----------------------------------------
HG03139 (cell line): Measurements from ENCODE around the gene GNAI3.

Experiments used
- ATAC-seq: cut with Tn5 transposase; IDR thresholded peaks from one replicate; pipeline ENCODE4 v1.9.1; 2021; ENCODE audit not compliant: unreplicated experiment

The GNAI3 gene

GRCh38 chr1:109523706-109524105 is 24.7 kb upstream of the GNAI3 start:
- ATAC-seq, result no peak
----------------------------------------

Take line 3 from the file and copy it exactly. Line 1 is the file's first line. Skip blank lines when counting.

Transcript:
- ATAC-seq: cut with Tn5 transposase; IDR thresholded peaks from one replicate; pipeline ENCODE4 v1.9.1; 2021; ENCODE audit not compliant: unreplicated experiment